Joined: Sun Oct 09, 2011 3:55 am Posts: 116 Location: London/Berlin
I have been toying with the idea to go hardboot for next season recently. So can some of the hardbooters (it seems there are quiet a few of you (: ) share their thoughts. Why are you guys riding it and is the switch from softboot justified? On many occasions, while traversing, I saw what would be a big advantage for hardboots and with skinning in general. What about riding? Quick turns? Leg burn?
What about hardboots on a solid board for piste carving?
_________________ Looking for partner for Chile & Argentina from 10th August to 10th September 2014Topic
I ride a stock Scarpa F1 for both splitboarding and on-piste with a cambered Burton Fish.
I have been riding the 2009 F1 (27.0) stock this year with a Eliminator Custom Tongue (see: http://www.masterfitenterprises.com/eliminator.html). The Eliminator Custom Tongue has help me create a softer forward lean/flex, while improving overall boot fit. I no longer have to crank down the boot straps to get the boot to fit. Now, I ride the boot snug to almost loose, depending on the conditions. The added benefit of the "tongue", is that I have a larger toe box, so my toes stay warm. Also, I ride with a custom orthotic insoles.
While most Hard Booters do go on to customize their boots for forward and lateral lean, I have not, except for adding the Elimator Tounge. Please note: I am not taking issue about customizing hard boots. but rather customizing HB boots can be a daunting task, for a new hard booter. Especially when one just paid for a new pair of AT boots. Rather one can try one the boots mentioned above in stock form and if needed, customize to your preference.
In a nutshell, hardboots kick ass for going up, and are not bad at all for coming down. For me that is worth it, but maybe not for everyone.
Why are hardboots better for going up? Several reasons, the main one for me being able to take huge strides. Push your back foot as far back as it will go on a soft-boot set-up and soon you'll see your toe hit the board, which cuts the stride short and forces you to stomp a little bit. Do it again on hardboots and you'll see you get a way bigger stride on hardboots. Bigger strides with no toe-knock allow you to glide instead of stomp, and helps you flow uphill.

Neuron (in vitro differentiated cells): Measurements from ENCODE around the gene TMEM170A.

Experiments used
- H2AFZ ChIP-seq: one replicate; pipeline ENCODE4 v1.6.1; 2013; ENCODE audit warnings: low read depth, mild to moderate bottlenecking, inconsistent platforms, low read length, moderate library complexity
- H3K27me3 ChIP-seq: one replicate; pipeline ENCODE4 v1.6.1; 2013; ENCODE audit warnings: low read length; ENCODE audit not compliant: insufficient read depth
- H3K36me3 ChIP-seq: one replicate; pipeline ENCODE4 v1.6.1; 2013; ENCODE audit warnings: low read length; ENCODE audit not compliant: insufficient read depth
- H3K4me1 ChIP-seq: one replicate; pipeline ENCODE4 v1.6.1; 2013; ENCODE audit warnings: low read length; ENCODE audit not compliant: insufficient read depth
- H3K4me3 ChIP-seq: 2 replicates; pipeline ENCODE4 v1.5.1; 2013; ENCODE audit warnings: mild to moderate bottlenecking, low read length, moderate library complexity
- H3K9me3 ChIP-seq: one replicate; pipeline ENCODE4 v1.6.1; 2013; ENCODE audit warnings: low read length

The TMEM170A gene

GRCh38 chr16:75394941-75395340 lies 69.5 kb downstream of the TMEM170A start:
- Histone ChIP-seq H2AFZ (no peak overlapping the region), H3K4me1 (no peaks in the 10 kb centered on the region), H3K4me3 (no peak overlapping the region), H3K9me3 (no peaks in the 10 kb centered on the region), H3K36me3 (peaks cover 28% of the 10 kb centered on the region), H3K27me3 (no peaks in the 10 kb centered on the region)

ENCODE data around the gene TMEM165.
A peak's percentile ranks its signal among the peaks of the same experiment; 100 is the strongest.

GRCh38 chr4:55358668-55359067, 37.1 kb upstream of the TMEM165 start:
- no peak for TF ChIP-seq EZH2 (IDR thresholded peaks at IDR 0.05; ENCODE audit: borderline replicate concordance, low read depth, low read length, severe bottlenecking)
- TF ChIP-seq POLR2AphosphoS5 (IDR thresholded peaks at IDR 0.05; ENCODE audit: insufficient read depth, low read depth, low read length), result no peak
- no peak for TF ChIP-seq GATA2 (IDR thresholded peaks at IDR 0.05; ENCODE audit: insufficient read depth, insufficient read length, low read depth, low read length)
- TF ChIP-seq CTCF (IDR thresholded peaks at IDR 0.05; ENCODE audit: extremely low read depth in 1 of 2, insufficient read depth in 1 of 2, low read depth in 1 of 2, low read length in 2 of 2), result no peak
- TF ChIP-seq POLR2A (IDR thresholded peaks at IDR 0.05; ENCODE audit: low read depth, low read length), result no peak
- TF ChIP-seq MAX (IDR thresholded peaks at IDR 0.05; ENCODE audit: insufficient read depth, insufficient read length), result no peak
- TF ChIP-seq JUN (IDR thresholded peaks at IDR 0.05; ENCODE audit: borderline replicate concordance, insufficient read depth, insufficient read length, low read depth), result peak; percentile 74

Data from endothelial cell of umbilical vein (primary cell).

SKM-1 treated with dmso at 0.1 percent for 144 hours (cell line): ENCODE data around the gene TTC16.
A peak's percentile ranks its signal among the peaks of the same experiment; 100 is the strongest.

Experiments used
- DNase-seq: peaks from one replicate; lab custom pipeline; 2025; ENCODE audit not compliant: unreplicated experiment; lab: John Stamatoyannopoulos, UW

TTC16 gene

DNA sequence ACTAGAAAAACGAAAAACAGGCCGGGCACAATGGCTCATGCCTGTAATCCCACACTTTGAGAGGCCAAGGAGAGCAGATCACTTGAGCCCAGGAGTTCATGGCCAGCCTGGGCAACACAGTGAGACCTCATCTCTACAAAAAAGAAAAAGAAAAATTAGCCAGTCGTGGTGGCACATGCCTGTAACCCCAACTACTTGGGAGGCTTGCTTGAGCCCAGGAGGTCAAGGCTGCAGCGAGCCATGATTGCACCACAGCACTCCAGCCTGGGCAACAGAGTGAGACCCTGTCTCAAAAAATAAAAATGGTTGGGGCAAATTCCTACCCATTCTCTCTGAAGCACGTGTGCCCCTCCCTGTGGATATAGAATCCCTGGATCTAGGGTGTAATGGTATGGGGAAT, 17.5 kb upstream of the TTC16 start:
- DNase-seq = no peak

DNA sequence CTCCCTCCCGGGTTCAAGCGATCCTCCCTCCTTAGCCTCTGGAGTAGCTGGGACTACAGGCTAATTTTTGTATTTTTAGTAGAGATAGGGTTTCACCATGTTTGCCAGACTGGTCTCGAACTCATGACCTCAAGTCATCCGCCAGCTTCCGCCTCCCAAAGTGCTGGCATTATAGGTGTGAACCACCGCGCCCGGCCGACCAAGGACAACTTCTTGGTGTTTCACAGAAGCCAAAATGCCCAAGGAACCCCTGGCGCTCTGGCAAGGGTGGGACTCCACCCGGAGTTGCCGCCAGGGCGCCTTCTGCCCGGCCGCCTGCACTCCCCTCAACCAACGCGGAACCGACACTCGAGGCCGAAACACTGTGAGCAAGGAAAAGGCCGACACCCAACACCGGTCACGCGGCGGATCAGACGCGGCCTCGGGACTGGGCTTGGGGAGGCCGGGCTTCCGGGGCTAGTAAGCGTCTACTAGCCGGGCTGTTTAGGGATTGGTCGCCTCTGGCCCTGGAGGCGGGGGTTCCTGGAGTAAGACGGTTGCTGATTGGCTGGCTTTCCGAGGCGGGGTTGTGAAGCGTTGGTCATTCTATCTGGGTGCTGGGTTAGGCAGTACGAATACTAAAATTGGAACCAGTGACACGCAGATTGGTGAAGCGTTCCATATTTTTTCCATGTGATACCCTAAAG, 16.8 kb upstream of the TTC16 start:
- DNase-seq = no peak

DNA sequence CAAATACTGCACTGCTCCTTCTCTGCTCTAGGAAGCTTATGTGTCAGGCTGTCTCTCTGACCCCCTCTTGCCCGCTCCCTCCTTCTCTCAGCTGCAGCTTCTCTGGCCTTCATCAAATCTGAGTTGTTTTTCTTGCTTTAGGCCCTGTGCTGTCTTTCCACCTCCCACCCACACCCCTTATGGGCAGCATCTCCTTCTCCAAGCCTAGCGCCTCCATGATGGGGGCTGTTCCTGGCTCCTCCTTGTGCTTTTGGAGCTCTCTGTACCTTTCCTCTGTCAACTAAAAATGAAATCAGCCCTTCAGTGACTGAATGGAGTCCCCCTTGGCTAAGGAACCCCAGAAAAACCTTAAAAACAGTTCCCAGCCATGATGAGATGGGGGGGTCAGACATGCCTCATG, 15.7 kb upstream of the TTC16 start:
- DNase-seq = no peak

As described above, the additional stride length and range of motion is a huge deal if you're out for long days. I rode soft boots for years but I always felt like I was lifting my ski instead of gliding it. Here in Utah I end up breaking steep trails with a million kickturns and I would never go back to soft boots.
Joined: Wed Mar 23, 2005 10:05 am Posts: 1510 Location: Colorado
As lots of folks have commented on the touring benefits of a HB system, I want to emphasize the riding performance. Some people still seem to believe that one must accept some compromise in riding performance with HBs. While with a bog stock boot this MAY be the case, if one is willing to put in a little effort into modding the boots, one can achieve a ride at least as good as any soft boot/binding combo. Currently, I feel my HBs actually ride better than softs. The Dynafit TLT5 is a bit of a game changer, as it is revolutionary boot in terms of riding performance: the sole is thin, not thicker than a soft boot, and the weight of mine with Intuition liners is the exact same as my Driver Xs. With a few mods, the boots can be made to flex very soft, mine are now flexing a little softer (in forward flex) than my Driver Xs, and about the same in lateral and medial flex. The TLT5 has a very close fitting shell, and not everyone may be able to get a really good fit in it-working with a good bootfitter to get it right is really worth the effort. For next season, Dynafit is going to have a boot (I think it is called the One) which may offer equivalent performance, but should be a little easier to fit. This boot is not as much of a Ferrari as the TLT5 is (meaning it offers very high performance, but must be tweaked to perfection to work well) and will be more of a Porsche. The cuff on the One may be stiffer than the TLT5, but I am sure that could be taken care of with mods, and the One will have a slightly more "normal" fit, with higher volume, and will be able to fit more feet. The One is definitely something to look into come fall...